Flynn appeared in court for sentencing in December 2018. He repeated his guilty plea, but then asked to have his sentencing postponed so that he could continue to cooperate with federal investigators. The judge presiding over the case—U.S. District Judge Emmet Sullivan—agreed to that. In 2019, Flynn changed lawyers, and then moved to have the case against him dismissed on grounds of unethical conduct by the government. He claimed that the FBI had treated him unfairly when they questioned him in 2017, and that prosecutors had failed to give him information he requested about the circumstances leading up to that interview. Last December, Judge Sullivan rejected all of those arguments in a 92-page ruling. He set Flynn’s sentencing for January 28. In January, though, Flynn asked to withdraw his guilty plea, and that led the sentencing to be further postponed. Then, in February, Attorney General William Barr asked an outside prosecutor—Jeff Jensen, the U.S. Attorney for the Eastern District of Missouri—to review the case against Flynn.
What rationale did the DOJ give for dropping the charges against Flynn, and do you think the step was justified?
The brief the Justice Department filed in court on Thursday said that Flynn couldn’t be convicted of violating 18 U.S.C. § 1001, because his misrepresentations to the FBI weren’t “material.” And the reason they weren’t material, the brief said, is because the FBI wasn’t carrying out a legitimate investigation: there wasn’t any basis for suspecting Flynn of criminal wrongdoing, and the FBI wasn’t proceeding in good faith.
The evidence of bad faith on the part of the FBI is quite weak in my view. More importantly, though, these wouldn’t constitute a defense to a charge under section 1001 even if it were true. The same can be said of the claim that the FBI lacked grounds for suspecting Flynn of wrongdoing. So, no, I don’t think the DOJ had good reason to ask for the case to be dismissed. Neither, apparently, did the career prosecutors at the DOJ. Brandon Von Grack, who was leading the Flynn prosecution, withdrew from the case on Thursday, and the government’s brief was signed only by Timothy Shea, who became U.S. Attorney for the District of Columbia this past January.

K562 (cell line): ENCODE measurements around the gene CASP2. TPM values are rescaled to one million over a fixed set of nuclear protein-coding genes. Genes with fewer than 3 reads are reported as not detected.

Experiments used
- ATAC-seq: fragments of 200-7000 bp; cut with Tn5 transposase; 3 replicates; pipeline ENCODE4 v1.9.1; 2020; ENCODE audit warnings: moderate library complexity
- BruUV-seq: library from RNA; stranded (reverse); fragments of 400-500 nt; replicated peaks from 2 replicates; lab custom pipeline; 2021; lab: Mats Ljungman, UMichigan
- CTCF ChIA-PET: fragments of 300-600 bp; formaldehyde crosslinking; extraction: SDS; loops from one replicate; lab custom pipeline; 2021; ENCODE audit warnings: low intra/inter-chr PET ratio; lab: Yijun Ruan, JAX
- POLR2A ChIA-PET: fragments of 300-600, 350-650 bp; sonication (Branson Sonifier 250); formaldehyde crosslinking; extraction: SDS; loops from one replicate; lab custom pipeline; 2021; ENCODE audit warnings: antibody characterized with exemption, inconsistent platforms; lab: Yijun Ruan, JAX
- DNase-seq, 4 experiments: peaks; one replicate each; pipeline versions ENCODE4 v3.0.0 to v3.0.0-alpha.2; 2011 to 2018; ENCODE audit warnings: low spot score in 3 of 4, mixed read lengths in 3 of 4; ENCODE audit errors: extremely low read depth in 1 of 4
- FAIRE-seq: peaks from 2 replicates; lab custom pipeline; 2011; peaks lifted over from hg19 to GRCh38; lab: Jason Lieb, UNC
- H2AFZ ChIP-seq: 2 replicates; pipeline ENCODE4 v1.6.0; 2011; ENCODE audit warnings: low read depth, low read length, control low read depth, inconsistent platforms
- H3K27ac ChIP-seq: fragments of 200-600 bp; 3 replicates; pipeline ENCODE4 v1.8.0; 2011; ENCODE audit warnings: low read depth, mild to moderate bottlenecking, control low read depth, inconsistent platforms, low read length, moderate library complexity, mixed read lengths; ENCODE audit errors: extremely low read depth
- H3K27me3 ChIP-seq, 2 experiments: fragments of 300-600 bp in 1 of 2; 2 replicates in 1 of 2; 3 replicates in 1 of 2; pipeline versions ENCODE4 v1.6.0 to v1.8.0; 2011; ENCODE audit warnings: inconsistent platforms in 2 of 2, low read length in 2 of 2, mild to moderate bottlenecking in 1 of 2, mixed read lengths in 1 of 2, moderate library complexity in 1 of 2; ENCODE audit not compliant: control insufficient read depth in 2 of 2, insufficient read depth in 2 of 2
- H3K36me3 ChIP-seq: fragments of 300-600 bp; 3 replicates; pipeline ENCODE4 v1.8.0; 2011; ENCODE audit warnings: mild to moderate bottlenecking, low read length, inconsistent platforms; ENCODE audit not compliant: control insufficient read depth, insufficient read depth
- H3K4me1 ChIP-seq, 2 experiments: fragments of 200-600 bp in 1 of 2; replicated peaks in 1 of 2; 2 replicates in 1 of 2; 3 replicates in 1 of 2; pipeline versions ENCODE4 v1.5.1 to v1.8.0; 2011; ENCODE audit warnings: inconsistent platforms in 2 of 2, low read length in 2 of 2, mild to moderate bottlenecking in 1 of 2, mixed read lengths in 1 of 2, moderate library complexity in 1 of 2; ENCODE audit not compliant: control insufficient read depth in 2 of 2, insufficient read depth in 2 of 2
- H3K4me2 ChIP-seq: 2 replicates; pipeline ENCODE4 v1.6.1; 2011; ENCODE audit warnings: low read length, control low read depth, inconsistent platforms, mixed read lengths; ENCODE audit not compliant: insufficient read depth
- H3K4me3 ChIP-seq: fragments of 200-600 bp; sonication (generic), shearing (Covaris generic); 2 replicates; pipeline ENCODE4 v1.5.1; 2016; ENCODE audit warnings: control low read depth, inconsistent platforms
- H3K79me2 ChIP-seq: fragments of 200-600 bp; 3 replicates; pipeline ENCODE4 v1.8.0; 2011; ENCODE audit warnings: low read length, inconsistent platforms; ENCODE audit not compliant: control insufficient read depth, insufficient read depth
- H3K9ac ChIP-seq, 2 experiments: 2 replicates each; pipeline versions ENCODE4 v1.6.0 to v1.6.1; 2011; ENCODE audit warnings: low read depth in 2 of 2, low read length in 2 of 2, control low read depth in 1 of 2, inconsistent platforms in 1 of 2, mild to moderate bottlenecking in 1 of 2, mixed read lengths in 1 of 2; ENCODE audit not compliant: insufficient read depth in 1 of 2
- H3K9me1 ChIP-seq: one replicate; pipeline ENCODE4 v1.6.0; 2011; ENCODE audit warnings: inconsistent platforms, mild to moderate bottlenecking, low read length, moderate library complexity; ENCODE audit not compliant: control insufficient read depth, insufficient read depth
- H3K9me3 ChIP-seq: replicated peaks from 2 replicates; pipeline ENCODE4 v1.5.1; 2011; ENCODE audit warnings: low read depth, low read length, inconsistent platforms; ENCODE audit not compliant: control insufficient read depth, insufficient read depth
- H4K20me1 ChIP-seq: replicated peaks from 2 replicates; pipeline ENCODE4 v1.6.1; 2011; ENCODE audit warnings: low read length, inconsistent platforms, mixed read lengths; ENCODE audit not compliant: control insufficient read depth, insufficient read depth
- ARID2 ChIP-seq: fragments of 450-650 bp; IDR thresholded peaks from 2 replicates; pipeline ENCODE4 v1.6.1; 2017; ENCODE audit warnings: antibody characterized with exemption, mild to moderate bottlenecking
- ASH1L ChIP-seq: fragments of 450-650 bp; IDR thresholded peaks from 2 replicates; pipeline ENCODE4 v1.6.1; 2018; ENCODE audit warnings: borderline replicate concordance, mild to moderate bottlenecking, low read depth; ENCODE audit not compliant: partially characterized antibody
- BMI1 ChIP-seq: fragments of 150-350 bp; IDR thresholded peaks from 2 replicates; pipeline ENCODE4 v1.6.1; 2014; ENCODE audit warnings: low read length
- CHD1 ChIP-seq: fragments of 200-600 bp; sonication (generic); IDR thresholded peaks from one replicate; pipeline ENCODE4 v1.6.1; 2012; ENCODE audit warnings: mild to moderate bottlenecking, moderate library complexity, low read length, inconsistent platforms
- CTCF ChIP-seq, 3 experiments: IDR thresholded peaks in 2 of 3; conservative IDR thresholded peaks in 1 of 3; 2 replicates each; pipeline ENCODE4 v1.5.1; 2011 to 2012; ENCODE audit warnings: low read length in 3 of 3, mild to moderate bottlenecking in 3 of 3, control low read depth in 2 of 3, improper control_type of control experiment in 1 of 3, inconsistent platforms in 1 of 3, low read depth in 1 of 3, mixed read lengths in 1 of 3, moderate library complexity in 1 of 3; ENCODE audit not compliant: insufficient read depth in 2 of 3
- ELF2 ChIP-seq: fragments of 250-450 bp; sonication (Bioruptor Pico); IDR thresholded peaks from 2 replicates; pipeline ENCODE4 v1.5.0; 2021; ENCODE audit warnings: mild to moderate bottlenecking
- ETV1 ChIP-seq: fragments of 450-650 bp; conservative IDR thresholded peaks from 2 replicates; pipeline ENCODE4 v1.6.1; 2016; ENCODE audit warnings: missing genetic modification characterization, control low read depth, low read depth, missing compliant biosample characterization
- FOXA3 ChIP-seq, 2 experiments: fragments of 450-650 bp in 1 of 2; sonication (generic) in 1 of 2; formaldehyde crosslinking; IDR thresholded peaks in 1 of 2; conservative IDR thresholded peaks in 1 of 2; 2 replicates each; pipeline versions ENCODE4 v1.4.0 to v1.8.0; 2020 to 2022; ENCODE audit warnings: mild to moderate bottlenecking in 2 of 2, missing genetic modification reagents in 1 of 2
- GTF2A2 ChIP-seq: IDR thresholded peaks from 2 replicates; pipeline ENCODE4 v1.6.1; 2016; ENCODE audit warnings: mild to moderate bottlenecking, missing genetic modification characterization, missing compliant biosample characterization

How unusual is it to drop charges in this way? And does Judge Sullivan have to accept the Justice Department’s reversal of course?
It’s highly, highly unusual. I can’t think of another example of the government asking to have charges dropped after a defendant has already pleaded guilty—let alone after the defendant has pleaded guilty twice—and complaints about unfair treatment have been roundly rejected by the trial judge.
Ordinarily, a trial judge has to defer to the decisions of the Executive Branch about whether to continue a prosecution. But the law gives the judge the authority to refuse to dismiss the charges if the dismissal is the government acting in bad faith, or if dismissal would be manifestly contrary to the public interest. Alternatively, Judge Sullivan could agree to dismissal of the case, but not to dismissal with prejudice: he could dismiss the case without prejudice to a later refiling. Either way, this would be an extraordinary step for the judge to take, but these are extraordinary circumstances. Attorney General Barr’s handling of this case reinforces the complaints, already widespread, that he is threatening the rule of law by allowing partisan considerations to entirely displace impartial professionalism at the Department of Justice.
David Alan Sklansky is the Stanley Morrison Professor of Law and Faculty Co-Directory of the Stanford Criminal Justice Center. He is the author of Democracy and the Police (Stanford University Press 2008), and he writes regularly about criminal procedure and law enforcement. He has joined an open letter from former DOJ employees protesting the reversal of course in the Flynn case and calling on Attorney General Barr to step down.